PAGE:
|Victoria's Craigdarroch Castle (1890)|
I'll leave its story, and that of its people, the Dunsmuirs, to another post.
For today. Let's start at the top, in the tower visible in the photo (far left) hands-down winner of 'best view from a heritage structure.' An interpretive panel shares that "the tower was the highest place a person could stand in the city of Victoria" when the house was completed in 1890. City of Victoria, sure, but for the near-sighted, the view over the castle's 28 acres of woods and gardens would suffice.
I was probably the only visitor who enjoyed the floor of this eyrie before raising my eyes to the view of the city outside, and of the rooftop features revealed from this vantage point.
The glazed Minton tiles are eye-grabbing individually; the way they are laid in patterns in this round room (with curved millwork, door/ glass in the door) breathtaking. I suspect that the patterned tiles are inlaid encaustic.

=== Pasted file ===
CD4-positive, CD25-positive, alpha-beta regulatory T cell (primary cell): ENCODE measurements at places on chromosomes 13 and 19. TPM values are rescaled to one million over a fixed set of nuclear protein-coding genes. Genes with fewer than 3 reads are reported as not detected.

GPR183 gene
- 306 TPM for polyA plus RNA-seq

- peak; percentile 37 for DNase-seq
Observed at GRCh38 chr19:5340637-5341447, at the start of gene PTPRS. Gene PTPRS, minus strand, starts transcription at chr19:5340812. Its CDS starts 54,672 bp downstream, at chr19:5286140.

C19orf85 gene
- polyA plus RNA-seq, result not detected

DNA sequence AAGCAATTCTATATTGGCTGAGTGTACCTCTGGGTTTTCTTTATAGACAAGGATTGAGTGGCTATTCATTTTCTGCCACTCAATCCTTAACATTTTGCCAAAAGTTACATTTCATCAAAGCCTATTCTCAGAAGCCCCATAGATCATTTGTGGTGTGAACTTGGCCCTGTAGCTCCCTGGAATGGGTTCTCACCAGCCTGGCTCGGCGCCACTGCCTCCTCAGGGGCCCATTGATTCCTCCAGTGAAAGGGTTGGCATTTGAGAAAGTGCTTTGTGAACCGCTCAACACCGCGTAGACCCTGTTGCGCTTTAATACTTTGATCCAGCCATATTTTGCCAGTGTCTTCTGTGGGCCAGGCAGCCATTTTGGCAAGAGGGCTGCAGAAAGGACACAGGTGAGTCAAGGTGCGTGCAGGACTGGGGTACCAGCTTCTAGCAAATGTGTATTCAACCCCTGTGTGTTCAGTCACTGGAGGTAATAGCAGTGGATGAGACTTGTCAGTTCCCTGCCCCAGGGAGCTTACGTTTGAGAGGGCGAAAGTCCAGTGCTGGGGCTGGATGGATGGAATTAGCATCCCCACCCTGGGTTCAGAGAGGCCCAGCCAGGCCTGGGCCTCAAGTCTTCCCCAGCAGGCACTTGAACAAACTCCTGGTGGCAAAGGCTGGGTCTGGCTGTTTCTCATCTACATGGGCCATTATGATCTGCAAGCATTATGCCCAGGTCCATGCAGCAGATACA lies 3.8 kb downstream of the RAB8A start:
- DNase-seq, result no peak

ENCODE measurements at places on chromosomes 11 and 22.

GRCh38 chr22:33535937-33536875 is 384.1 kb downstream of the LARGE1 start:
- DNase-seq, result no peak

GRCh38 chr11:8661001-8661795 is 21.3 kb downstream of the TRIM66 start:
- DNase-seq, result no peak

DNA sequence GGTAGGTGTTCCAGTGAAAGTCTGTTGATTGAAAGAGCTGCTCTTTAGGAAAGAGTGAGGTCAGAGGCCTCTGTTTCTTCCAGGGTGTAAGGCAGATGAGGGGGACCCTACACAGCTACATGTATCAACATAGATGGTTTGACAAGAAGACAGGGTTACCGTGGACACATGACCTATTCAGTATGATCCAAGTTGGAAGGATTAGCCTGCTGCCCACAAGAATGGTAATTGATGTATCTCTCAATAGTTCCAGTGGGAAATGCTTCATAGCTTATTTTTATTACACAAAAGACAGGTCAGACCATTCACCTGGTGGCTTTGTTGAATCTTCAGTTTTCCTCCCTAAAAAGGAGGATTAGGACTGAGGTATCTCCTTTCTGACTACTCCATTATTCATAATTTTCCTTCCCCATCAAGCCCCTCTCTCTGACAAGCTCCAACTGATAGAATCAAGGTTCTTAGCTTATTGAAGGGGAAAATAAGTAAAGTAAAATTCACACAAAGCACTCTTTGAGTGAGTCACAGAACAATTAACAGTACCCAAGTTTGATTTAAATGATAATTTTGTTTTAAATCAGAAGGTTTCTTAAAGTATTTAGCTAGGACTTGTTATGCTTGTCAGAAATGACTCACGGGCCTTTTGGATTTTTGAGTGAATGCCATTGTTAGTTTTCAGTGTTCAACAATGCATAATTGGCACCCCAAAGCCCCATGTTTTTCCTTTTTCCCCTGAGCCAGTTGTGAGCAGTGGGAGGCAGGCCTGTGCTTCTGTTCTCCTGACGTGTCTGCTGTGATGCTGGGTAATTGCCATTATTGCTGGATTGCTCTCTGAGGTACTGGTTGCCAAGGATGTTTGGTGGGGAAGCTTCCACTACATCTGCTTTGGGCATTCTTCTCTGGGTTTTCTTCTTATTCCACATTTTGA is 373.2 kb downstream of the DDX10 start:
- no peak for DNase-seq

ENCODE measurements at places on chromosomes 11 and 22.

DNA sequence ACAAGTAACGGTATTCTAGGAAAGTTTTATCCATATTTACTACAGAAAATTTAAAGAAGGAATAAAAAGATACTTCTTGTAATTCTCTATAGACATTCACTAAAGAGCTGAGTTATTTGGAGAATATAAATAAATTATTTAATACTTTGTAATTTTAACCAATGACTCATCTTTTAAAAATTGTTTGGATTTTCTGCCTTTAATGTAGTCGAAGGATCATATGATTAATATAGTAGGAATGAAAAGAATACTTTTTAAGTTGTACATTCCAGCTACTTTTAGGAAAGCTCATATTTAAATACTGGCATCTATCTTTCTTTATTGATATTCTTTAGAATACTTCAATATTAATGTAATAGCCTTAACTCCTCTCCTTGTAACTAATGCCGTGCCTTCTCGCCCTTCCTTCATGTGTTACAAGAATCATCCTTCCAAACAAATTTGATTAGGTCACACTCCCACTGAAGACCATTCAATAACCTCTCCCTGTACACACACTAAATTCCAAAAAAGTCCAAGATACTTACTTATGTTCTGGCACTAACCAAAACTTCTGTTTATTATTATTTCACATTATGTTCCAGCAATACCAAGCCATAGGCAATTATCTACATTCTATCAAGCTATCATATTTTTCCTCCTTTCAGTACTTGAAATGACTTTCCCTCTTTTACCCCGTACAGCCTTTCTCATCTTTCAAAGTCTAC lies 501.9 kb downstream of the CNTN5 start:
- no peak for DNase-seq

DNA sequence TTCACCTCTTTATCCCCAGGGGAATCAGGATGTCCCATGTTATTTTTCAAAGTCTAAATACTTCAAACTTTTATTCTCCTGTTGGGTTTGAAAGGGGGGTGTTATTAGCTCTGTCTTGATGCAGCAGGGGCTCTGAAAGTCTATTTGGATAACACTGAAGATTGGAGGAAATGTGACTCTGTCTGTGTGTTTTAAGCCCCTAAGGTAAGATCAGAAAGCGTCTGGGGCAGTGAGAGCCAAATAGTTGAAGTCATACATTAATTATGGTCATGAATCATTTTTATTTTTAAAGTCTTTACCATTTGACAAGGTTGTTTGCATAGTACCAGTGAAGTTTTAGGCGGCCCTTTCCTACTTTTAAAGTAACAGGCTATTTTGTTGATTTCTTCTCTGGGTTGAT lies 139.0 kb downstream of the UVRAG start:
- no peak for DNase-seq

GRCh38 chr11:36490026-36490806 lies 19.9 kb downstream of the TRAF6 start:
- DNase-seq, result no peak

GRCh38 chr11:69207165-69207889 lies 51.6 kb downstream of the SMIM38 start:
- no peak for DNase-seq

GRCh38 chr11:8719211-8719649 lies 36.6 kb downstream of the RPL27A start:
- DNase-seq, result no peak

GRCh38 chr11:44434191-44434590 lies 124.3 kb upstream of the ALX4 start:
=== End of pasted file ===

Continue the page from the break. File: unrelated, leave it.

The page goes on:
They brought to mind conversations with Diane Berlet of Adolphustown, who taught me to love Minton tiles and their history, while she toured me around her church St. Alban the Martyr, and the encaustic memorial tiles it's known for. Whenever I want to relive the experience, I turn to her exquisitely researched and photographed book, The Loyalist Tiles of St. Albans (a thoughtful gift.) To learn some UEL history, and marvel over the history and beauty of these tiles originating in Stoke-upon-Trent, UK, have a look at this wonderful book with its photos by Graeme Coles.
|rusticated B.C. granite|
However, to satisfy your curiosity about the rest of the tower views, here is a sampling.
|roof tiles of red Vermont slate|
|terra cotta tiles and ridge elements manufactured Lincoln, CA|